By Christian Gillet

Pastry-baker trainer – French Baker Champion
BakeLabRC consulting
www.apprendreautrementlapatisserieboulangerie.com

The ancestor of the rum Baba would have been invented in the first half of the eighteenth century. King Stanislas Leszczynski of Poland, father-in-law of Louis XV, then Duke of Lorraine and living in Nancy (France), found the Kougelhopf (Babka in Polish) too dry and asked that it be basted with an aromatic white wine, a Pinot-gris from Alsace (France), later replaced by rum. Today, “Baba au rhum” is considered a classic of French pastry-making, and several variations exist.

What could be better than an iconic French pastry revisited for spring?
The classic Baba with rum is transformed into Baba with citrus (with or without rum)!
A citrus and vanilla syrup gives Baba an exotic and fresh flavor…

Baba dough

For 15 to 20 individual Babas

  • 300 g Gruau T45 flour
  • 25 g sugar
  • 6 g salt
  • 1 g lemon zest (preferably untreated)
  • 130 g milk
  • 10 g fresh yeast
  • 5 g invert sugar* or liquid honey
  • 70 g melted butter
  • 200 g eggs

Melt the butter, reserving it for the end of the recipe.

Place flour, salt, lemon zest, warm milk, sugar, fresh yeast, invert sugar (or honey) and eggs in food processor bowl.

Knead for 5 min at low speed until the dough forms, then for 7 min at higher speed to create the glutinous network and make the dough elastic.

Gradually add the liquid butter (melted and lukewarm). Ideally, the dough should be around 24° C (75° F).

For a “classic” version, mold the dough in individual round molds (Savarin-type, 7 cm in diameter), buttered if your molds are metal.
For a “revisited” version, use a different shape of mold, such as a rectangular one (silicone “buchette” type, 11 x 3 cm).
Growing for 45 min to 1 h at 28° C (83° F).

Bake for 1 h at 170° C (338° F).

Unmold hot. Babas must be completely dry.
Cool and store in a dry place (without humidity).

*Invert sugar :
A mixture of glucose and fructose, obtained by hydrolysis of sucrose, used to make soft cakes and crisp pastries.

Baba syrup

For an alcohol-free version

  • 1500 g water
  • 700 g sugar
  • 1 lemon zest (preferably untreated)
  • 1 orange peel (preferably untreated)

Boil all ingredients together.
Dip Babas in hot syrup (approx. 50° C /122° F) to allow them to soak up the syrup and swell. They must be completely soaked.
Then place the Babas on a wire rack to allow excess syrup to drain away.

For a version with alcohol

Add 150 g rum after the syrup has boiled + 80 g after the Baba has been soaked (pour over the top).

Baba cream

  • 400 g milk
  • 1 vanilla pod
  • 140 g egg yolks
  • 120 g sugar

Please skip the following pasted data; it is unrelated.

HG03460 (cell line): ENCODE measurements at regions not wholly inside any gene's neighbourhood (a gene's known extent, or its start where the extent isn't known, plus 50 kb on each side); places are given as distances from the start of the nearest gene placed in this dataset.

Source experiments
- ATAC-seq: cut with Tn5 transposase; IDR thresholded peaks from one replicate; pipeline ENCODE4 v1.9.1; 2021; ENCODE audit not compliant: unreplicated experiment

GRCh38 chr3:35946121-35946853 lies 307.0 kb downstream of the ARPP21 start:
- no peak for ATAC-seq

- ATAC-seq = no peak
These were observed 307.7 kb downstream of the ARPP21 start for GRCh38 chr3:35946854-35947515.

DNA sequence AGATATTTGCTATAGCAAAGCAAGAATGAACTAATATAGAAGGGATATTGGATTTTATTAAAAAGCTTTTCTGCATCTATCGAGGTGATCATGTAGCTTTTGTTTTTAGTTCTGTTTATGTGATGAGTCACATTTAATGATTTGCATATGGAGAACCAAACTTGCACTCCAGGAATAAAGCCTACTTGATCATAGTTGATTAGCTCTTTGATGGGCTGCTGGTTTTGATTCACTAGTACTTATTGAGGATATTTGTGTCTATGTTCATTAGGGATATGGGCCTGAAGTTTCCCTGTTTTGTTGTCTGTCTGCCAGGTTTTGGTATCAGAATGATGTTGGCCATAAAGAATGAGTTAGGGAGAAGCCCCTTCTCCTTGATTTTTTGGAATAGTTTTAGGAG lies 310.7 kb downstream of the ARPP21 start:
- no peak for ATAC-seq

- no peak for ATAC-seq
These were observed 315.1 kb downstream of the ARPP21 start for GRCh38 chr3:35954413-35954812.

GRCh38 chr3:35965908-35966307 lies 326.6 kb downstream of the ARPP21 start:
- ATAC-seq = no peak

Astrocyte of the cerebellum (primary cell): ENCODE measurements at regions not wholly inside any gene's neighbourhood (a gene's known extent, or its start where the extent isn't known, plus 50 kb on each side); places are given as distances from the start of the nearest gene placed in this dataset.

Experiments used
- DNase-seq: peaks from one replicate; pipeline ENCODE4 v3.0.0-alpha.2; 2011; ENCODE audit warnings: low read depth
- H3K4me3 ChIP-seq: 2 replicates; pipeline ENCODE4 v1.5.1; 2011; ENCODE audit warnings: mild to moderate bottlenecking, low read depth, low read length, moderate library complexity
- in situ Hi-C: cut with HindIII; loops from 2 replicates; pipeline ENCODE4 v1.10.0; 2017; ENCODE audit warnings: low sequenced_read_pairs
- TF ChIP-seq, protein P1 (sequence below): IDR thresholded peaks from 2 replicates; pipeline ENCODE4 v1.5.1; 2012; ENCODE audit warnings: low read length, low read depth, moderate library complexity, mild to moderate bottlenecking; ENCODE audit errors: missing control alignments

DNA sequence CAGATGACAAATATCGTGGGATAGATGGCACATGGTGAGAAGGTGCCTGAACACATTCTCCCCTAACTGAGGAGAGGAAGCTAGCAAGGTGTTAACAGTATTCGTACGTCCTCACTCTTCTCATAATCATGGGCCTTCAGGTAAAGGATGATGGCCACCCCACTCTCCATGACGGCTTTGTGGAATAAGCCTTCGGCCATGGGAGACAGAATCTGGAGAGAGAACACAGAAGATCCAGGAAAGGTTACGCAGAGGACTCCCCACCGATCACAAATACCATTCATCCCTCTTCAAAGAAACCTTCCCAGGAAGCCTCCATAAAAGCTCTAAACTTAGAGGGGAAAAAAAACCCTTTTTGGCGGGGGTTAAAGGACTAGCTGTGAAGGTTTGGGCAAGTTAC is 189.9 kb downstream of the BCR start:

• 32 g cream powder or Maïzena (Cornstarch)
  • 2 g gelatin (leaf)
  • 350 g unsweetened liquid cream (35% fat)

This is the same recipe as for a “crème pâtissière”.
Heat the milk with half the sugar and the split vanilla pod.
In a bowl, whisk the yolks with the other half of the sugar, then add the cream powder (or Maïzena /Cornstarch).
When the milk is boiling, pour a little into the container with the yolks/sugar/cream powder
(or Maïzena/Cornstarch), and pour this mixture back into the saucepan, on the heat source, until it boils for 1 min.
After cooking, add the gelatin (previously softened with water) at around 70/80° C (158/176° F).
Remove the cooked cream and allow to cool down.
Whip the cold liquid cream (35% fat) to a stiff cream and gently add to the cooled “crème pâtissière”.
Pipe the cream onto your Babas using a piping bag (Saint Honoré type).
Zest a citrus fruit over your finished dessert.

Jelly “coulis” for decoration

  • 250 g fruit coulis of your choice
  • 35 g sugar
  • 2 gelatin leaves

Heat the coulis and sugar to 80°C (176°F).
Add gelatin previously softened (with water).
Mix, pour into your decorations and chill.
Unmold when cold.

Please note:
In Baba revisited version (photo right below), coulis is presented in a spiral shape. It is poured into a silicone spiral mold, frozen so that it can be unmolded, then placed on the plate. It thaws quickly to take on the texture of a coulis just slightly gelled.

Scientific complement

Fresh yeast : it is a microscopic fungus of the Saccharomyces family (because it feeds on sugar). 1 g of fresh yeast contains 9 to 10 billion cells. It’s this yeast that produces the carbon dioxide and swells the products during fermentation, as well as imparting flavor. Temperature is very important at the end of kneading, but also during fermentation, so that these yeast cells can multiply and provide the carbon dioxide needed for good fermentation. It’s important not to confuse fresh yeast with baking powder used in cakes: one is a living organism, the other a chemical reaction.

To order your French flours, click here

(Photo credit: C Gillet/BakeLabRC consulting)